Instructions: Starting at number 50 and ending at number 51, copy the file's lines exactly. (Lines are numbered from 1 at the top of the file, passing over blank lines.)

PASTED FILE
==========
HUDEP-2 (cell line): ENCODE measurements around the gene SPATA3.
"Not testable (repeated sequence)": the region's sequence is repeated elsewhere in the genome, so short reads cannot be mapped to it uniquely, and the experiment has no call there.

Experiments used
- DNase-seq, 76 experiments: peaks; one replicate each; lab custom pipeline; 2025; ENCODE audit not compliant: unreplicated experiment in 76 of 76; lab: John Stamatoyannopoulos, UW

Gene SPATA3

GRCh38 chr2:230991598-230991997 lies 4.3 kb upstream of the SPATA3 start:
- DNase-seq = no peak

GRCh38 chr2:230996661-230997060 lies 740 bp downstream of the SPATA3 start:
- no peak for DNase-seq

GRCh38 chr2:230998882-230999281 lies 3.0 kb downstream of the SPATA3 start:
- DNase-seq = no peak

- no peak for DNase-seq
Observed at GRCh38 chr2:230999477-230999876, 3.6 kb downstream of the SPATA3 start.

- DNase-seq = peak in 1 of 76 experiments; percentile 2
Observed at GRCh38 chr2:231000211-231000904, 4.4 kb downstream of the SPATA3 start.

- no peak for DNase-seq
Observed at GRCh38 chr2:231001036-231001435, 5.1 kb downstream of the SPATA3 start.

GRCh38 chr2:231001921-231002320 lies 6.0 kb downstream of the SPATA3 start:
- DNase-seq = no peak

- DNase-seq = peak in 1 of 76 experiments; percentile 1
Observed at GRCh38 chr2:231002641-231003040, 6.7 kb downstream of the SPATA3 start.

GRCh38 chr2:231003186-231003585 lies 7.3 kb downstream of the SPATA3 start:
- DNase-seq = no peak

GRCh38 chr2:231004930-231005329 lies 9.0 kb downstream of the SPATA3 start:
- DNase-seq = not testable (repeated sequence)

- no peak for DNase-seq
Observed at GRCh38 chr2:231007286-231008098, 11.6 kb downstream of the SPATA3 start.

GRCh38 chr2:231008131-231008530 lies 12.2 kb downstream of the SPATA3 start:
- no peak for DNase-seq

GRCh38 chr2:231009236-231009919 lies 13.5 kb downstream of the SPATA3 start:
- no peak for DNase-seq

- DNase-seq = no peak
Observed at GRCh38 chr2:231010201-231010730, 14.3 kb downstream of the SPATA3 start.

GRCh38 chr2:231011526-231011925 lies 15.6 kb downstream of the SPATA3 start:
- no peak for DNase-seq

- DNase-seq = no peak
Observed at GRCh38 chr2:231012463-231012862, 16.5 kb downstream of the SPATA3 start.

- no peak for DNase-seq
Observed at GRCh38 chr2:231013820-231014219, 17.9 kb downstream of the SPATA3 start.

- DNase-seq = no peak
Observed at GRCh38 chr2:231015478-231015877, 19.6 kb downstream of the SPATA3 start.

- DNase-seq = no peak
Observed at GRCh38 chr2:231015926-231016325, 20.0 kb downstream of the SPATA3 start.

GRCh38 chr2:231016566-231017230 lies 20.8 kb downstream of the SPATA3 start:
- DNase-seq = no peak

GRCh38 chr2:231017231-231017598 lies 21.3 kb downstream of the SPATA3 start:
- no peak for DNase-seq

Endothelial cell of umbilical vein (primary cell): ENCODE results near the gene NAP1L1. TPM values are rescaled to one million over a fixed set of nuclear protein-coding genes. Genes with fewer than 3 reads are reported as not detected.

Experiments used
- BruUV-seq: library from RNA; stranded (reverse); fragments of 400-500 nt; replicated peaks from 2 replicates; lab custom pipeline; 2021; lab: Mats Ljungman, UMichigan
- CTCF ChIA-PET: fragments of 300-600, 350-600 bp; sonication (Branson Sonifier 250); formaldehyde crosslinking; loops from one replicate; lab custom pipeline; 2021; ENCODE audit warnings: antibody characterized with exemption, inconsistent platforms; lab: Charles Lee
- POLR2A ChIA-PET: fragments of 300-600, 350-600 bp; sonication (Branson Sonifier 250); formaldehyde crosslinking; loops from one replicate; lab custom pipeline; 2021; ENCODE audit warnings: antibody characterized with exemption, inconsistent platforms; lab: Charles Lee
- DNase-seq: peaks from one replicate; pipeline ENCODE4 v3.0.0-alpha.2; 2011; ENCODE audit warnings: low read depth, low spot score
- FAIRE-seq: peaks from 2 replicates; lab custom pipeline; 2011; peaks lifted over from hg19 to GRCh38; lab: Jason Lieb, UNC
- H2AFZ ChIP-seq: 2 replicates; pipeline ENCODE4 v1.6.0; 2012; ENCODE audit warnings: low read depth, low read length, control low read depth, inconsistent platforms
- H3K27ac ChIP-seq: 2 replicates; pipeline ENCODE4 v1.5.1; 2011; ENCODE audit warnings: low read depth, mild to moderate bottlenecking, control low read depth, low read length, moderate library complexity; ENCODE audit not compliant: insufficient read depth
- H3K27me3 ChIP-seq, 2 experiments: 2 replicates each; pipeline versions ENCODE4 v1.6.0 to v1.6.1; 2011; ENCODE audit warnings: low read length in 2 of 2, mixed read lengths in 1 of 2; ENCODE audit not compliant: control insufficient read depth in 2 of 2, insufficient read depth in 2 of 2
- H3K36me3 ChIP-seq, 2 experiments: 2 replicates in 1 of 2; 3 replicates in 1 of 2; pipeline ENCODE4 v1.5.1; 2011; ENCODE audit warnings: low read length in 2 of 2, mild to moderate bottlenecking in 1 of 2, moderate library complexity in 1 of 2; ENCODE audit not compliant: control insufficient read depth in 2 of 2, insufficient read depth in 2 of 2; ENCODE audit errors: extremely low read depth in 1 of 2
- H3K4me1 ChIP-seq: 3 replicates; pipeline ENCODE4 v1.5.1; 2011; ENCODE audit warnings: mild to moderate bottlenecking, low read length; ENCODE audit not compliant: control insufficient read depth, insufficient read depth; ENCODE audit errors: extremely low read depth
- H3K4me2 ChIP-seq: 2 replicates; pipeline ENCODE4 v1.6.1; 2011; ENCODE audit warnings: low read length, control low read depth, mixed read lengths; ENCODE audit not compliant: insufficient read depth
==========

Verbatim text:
- BruUV-seq: library from RNA; stranded (reverse); fragments of 400-500 nt; replicated peaks from 2 replicates; lab custom pipeline; 2021; lab: Mats Ljungman, UMichigan
- CTCF ChIA-PET: fragments of 300-600, 350-600 bp; sonication (Branson Sonifier 250); formaldehyde crosslinking; loops from one replicate; lab custom pipeline; 2021; ENCODE audit warnings: antibody characterized with exemption, inconsistent platforms; lab: Charles Lee